Early Modern drama, particularly that of Thomas Middleton, John Webster, and Ben Jonson, reveal the importance of property law in England in the late sixteenth and early seventeenth centuries. Their treatment of property law not only reflects and comments on the changes in property law and contract law of the period, but, in many surprising ways, it also anticipates our twentieth- and twenty-first-century discussions of property law as it pertains to property in the person. In much the same way that Early Modern persons debated the limitations and moral implications of private property, we today struggle to understand the limitations and moral implications of property in our bodies. Although these issues have universal importance, they are particularly relevant to women because women, from the early days of the sixteenth century through our contemporary period, have been and continue to be denied rights to property in one way or another.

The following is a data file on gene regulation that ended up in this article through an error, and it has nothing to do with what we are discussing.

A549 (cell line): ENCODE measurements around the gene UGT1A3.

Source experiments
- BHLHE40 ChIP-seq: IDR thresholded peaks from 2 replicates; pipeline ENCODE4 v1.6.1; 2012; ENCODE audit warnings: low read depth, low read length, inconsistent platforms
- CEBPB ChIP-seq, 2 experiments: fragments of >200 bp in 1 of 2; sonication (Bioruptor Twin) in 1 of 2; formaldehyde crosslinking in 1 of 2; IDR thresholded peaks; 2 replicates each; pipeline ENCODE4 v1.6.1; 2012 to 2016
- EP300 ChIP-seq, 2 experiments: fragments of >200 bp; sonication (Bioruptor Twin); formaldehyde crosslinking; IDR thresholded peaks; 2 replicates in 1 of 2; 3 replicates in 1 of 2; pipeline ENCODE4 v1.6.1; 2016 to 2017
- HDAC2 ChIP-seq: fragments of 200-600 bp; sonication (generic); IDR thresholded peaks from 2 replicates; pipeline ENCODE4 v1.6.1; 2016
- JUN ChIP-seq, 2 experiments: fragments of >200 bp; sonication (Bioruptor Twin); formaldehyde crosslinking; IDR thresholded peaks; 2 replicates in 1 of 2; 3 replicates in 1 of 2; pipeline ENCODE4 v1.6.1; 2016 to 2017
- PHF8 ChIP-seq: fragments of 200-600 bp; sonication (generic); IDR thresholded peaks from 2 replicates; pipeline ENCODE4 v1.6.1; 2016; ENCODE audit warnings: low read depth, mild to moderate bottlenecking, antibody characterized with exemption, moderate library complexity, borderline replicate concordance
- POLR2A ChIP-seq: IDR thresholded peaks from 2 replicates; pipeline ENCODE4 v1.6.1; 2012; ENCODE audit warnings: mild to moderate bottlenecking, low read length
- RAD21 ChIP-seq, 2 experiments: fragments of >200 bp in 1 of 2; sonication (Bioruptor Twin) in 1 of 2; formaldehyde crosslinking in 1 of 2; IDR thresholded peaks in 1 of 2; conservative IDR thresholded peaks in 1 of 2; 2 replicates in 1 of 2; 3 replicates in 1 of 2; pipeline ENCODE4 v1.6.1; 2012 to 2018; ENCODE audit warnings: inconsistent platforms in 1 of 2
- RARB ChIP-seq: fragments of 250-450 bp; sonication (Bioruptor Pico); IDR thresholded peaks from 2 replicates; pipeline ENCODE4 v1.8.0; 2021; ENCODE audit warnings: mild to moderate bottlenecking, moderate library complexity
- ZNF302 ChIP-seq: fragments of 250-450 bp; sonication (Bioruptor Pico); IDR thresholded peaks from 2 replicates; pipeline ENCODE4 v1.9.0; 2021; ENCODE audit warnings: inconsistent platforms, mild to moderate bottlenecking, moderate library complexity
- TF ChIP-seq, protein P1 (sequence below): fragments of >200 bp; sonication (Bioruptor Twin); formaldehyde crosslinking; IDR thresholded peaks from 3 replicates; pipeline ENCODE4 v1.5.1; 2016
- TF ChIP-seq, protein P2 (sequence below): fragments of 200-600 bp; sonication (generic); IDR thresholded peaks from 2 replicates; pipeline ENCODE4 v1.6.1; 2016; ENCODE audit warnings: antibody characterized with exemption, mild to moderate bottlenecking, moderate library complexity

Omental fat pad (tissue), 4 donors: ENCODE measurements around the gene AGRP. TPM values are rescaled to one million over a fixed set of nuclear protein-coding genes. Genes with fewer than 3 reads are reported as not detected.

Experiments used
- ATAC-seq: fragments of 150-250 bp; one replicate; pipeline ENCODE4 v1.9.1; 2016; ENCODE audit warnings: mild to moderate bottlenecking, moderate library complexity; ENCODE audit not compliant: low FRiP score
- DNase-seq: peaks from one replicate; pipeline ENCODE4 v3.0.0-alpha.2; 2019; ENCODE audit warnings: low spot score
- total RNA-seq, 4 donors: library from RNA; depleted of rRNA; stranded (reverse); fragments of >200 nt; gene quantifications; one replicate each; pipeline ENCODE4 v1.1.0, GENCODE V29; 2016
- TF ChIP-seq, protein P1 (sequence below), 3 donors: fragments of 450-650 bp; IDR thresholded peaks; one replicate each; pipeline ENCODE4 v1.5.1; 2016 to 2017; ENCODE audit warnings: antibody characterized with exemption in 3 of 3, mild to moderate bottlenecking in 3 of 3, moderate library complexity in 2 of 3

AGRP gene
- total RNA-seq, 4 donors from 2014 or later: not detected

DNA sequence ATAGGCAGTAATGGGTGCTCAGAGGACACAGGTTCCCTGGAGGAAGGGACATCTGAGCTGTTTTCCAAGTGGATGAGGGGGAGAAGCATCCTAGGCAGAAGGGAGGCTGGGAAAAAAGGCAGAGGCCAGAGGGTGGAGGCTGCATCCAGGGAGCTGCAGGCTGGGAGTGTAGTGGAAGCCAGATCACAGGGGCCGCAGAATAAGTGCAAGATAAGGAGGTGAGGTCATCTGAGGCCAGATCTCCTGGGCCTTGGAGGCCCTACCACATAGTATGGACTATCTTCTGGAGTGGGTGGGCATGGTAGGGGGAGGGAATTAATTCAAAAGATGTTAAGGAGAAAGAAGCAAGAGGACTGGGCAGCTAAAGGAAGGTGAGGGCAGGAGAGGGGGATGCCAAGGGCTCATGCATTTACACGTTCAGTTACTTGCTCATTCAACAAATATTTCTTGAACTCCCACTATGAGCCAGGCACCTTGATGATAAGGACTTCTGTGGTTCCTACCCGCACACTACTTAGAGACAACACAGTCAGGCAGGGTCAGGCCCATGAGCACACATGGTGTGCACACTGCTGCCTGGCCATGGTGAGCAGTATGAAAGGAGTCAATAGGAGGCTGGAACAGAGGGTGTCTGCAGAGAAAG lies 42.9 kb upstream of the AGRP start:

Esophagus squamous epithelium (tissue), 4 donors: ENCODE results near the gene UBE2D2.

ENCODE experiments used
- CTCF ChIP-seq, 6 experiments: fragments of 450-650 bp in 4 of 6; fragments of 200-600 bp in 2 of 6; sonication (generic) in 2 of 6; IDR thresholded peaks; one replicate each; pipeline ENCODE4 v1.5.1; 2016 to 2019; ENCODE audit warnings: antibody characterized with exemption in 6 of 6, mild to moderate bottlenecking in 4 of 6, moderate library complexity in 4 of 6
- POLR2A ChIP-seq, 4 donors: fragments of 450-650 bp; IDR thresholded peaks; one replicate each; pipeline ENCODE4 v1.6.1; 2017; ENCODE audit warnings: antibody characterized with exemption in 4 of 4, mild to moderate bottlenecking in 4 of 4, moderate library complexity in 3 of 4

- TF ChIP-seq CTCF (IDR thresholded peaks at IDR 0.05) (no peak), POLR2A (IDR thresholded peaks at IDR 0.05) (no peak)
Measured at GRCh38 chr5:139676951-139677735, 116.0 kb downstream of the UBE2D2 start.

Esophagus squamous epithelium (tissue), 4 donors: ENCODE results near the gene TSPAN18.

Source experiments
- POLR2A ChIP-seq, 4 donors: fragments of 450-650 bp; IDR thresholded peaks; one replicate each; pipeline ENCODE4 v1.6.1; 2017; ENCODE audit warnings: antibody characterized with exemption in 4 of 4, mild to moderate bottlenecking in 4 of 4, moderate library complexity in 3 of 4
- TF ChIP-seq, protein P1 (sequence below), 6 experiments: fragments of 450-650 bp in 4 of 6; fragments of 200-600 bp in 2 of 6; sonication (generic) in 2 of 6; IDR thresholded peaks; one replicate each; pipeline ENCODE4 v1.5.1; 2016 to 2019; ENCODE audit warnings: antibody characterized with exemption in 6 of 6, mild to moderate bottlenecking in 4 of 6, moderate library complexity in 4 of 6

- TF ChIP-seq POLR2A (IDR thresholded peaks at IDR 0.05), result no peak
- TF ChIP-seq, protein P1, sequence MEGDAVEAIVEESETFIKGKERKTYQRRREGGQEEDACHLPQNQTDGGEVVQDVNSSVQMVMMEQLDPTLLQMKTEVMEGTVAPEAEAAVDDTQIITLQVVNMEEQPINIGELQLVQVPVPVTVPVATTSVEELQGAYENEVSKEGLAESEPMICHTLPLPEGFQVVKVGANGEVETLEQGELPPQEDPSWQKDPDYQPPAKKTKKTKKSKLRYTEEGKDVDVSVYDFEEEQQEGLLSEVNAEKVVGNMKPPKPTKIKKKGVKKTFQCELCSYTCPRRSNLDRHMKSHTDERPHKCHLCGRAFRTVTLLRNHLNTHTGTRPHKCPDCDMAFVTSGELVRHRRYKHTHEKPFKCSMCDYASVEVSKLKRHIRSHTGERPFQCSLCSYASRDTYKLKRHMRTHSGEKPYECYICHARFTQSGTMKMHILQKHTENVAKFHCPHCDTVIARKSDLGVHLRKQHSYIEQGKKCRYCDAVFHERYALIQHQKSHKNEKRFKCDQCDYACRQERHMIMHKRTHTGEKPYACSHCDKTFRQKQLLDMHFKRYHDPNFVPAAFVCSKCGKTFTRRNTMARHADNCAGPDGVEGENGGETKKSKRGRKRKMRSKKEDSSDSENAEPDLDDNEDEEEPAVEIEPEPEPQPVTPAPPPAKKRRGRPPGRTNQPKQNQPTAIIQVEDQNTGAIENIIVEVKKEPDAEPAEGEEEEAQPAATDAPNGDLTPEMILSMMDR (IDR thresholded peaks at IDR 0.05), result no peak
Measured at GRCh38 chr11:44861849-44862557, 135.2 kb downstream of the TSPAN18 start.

This dissertation explores the drama through the lenses of Early Modern English law, contemporary Western law, feminist philosophy, and literary analysis, and an examination of the plays reveals that women have a property interest in reproductive labor such as gestation, child labor, and child birth. These property interests are relevant to contracts regarding reproductive technologies, paternity law, and doctrines of informed consent, and they also provide a more robust set of rights that protect women from over-reaching state action.
|Advisor:||Rowe, George E.|
|Commitee:||Freinkel, Lisa M., Laskaya, Anne, McGowen, Randall|
|School:||University of Oregon|
|School Location:||United States -- Oregon|
|Source:||DAI-A 76/11(E), Dissertation Abstracts International|
|Subjects:||Law, Womens studies, British and Irish literature|
|Keywords:||Child labor, Contract law, Drama, Early modern drama, Feminist, Property|
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